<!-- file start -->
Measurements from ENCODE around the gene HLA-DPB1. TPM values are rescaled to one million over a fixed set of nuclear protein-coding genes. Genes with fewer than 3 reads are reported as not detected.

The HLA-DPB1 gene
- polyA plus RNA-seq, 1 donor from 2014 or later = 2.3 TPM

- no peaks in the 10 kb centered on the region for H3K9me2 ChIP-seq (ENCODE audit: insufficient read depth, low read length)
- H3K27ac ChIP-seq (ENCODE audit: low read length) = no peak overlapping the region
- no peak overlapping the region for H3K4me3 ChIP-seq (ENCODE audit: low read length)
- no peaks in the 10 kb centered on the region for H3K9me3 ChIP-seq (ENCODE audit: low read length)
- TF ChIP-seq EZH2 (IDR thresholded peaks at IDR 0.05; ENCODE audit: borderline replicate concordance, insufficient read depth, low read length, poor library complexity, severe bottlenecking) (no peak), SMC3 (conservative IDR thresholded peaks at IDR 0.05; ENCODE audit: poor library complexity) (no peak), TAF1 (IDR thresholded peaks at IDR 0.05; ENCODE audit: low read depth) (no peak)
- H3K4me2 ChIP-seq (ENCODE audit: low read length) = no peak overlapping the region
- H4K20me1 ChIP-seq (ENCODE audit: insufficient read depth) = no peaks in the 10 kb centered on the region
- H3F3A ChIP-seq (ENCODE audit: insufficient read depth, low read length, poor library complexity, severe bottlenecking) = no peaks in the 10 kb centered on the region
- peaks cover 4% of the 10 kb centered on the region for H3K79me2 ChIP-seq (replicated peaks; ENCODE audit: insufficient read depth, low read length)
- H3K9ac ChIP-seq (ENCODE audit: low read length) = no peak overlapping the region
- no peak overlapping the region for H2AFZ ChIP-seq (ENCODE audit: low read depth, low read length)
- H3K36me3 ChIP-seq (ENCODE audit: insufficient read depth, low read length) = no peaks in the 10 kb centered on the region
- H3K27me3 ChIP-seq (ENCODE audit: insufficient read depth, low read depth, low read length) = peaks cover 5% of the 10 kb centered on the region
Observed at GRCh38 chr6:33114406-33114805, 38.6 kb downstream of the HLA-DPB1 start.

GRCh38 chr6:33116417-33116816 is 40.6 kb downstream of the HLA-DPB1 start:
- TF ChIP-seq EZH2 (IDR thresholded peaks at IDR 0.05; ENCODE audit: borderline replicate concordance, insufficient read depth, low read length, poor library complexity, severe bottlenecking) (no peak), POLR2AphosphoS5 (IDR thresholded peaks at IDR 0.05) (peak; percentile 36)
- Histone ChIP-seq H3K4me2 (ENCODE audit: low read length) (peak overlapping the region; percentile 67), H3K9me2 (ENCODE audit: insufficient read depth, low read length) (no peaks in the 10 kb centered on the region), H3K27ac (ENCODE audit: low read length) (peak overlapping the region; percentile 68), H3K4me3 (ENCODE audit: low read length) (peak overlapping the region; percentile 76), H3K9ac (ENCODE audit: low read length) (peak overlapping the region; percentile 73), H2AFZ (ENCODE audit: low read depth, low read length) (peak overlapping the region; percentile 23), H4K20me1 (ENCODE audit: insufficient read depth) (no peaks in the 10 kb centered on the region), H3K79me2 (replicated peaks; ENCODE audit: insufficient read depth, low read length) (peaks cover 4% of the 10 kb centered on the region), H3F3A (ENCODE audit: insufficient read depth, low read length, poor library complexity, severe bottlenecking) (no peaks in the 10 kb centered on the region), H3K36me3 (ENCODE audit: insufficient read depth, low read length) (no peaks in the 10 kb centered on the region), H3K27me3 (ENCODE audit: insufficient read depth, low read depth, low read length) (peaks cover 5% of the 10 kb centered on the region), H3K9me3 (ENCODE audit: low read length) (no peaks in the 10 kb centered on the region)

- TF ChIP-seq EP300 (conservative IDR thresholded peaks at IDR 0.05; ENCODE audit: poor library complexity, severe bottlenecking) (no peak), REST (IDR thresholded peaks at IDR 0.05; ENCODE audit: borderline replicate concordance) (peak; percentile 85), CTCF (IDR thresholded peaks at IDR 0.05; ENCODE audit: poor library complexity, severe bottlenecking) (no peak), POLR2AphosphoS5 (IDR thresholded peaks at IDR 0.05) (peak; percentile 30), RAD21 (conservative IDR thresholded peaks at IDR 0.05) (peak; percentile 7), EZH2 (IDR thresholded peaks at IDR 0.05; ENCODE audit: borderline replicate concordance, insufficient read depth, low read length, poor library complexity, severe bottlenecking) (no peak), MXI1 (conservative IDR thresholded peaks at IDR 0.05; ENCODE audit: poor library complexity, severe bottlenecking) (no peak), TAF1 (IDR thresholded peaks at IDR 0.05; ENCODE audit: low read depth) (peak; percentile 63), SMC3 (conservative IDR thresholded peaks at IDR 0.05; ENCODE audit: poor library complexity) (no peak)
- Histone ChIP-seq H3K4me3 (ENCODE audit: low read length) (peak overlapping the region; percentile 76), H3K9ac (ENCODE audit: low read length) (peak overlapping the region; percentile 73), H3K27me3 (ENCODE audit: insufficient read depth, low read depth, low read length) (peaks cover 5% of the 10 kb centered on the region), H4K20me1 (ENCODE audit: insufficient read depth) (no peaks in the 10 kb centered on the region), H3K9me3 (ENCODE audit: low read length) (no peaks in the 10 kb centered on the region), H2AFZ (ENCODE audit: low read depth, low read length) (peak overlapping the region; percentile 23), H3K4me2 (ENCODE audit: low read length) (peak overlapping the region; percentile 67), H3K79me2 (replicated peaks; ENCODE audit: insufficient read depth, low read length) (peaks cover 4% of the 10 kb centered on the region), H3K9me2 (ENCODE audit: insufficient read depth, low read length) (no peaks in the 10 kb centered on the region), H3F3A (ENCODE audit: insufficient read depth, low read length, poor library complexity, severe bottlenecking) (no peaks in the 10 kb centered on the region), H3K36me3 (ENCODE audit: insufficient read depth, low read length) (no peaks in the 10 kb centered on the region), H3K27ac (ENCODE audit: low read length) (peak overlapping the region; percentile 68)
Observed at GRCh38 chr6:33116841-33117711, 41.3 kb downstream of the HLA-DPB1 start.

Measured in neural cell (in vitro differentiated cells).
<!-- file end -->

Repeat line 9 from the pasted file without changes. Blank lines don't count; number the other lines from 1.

- H3K4me2 ChIP-seq (ENCODE audit: low read length) = no peak overlapping the region